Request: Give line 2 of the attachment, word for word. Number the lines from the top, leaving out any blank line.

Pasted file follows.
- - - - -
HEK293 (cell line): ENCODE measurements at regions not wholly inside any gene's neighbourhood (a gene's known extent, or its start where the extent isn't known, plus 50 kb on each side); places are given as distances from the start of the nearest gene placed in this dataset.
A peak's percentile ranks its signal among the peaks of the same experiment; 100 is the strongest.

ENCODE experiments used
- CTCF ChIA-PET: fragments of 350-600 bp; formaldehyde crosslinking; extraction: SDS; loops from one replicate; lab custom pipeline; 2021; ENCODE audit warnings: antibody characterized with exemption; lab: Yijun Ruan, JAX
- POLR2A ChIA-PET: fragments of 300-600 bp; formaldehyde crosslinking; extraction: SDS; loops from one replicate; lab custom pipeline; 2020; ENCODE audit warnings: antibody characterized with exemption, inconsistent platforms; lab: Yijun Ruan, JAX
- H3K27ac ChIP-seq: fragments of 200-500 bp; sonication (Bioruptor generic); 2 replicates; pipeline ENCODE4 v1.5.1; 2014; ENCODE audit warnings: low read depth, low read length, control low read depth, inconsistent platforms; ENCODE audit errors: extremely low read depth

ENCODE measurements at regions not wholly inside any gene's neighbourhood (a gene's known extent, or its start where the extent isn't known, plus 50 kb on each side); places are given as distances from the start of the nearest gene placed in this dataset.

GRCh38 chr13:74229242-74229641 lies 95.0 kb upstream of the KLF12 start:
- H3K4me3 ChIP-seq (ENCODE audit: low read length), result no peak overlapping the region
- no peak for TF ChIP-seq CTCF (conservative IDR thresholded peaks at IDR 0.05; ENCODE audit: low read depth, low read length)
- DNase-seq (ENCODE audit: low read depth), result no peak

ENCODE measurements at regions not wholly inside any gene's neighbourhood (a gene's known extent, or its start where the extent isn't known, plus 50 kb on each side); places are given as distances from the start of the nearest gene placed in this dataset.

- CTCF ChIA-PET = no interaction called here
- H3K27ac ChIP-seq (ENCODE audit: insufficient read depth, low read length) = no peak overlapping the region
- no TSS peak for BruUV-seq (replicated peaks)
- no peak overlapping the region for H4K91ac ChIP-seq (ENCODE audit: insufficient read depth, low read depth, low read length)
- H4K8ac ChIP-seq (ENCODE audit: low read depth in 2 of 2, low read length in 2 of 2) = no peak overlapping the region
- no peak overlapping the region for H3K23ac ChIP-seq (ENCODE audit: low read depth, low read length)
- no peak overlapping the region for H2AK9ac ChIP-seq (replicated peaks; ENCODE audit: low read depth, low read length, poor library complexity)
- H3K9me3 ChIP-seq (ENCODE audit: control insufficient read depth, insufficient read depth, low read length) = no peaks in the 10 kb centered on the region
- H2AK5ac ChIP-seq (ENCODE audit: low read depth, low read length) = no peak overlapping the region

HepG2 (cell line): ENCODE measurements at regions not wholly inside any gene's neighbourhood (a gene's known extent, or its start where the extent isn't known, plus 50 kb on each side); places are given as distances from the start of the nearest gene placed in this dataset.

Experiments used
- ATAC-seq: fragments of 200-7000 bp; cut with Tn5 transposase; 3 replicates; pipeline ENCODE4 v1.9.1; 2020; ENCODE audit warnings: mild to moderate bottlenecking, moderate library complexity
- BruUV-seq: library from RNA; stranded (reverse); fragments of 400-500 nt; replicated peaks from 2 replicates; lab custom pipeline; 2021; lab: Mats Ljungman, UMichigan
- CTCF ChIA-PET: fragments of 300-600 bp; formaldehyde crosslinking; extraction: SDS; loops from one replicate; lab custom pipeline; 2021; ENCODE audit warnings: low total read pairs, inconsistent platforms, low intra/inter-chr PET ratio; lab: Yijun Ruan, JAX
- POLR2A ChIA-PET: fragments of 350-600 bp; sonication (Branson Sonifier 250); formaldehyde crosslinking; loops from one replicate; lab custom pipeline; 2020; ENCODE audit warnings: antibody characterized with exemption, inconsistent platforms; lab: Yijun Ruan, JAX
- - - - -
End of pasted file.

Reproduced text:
A peak's percentile ranks its signal among the peaks of the same experiment; 100 is the strongest.